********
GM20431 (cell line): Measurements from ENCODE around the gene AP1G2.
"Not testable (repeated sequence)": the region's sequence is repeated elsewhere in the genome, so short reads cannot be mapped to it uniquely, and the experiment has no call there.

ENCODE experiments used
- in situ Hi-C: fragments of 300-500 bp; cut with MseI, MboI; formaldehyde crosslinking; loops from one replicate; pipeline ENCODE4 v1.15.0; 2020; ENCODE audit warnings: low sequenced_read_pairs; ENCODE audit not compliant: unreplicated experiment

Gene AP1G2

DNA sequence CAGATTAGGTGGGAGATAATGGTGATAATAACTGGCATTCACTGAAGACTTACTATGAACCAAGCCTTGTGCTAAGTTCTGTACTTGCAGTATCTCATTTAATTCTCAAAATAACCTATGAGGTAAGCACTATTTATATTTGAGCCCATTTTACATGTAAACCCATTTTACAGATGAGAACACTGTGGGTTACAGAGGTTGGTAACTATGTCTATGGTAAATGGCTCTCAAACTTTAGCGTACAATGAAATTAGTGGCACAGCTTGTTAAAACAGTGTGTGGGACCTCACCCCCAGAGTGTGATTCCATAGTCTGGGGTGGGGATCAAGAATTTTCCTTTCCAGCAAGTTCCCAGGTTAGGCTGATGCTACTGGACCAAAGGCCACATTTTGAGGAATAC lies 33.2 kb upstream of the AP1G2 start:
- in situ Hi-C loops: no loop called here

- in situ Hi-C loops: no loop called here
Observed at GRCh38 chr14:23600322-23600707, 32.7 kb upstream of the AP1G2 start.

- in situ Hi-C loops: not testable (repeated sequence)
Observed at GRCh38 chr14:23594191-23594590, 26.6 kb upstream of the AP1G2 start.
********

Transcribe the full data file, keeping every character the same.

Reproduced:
GM20431 (cell line): Measurements from ENCODE around the gene AP1G2.
"Not testable (repeated sequence)": the region's sequence is repeated elsewhere in the genome, so short reads cannot be mapped to it uniquely, and the experiment has no call there.

ENCODE experiments used
- in situ Hi-C: fragments of 300-500 bp; cut with MseI, MboI; formaldehyde crosslinking; loops from one replicate; pipeline ENCODE4 v1.15.0; 2020; ENCODE audit warnings: low sequenced_read_pairs; ENCODE audit not compliant: unreplicated experiment

Gene AP1G2

DNA sequence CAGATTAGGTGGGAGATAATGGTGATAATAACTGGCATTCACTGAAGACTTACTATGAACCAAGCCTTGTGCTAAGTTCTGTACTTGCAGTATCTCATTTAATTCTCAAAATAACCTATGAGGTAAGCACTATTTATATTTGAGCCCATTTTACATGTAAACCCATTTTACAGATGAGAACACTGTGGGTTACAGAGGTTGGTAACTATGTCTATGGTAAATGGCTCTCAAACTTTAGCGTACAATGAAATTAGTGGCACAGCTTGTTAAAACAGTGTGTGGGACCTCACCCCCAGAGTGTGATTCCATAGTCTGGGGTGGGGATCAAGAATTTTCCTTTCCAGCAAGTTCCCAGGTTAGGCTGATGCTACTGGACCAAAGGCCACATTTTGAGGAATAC lies 33.2 kb upstream of the AP1G2 start:
- in situ Hi-C loops: no loop called here

- in situ Hi-C loops: no loop called here
Observed at GRCh38 chr14:23600322-23600707, 32.7 kb upstream of the AP1G2 start.

- in situ Hi-C loops: not testable (repeated sequence)
Observed at GRCh38 chr14:23594191-23594590, 26.6 kb upstream of the AP1G2 start.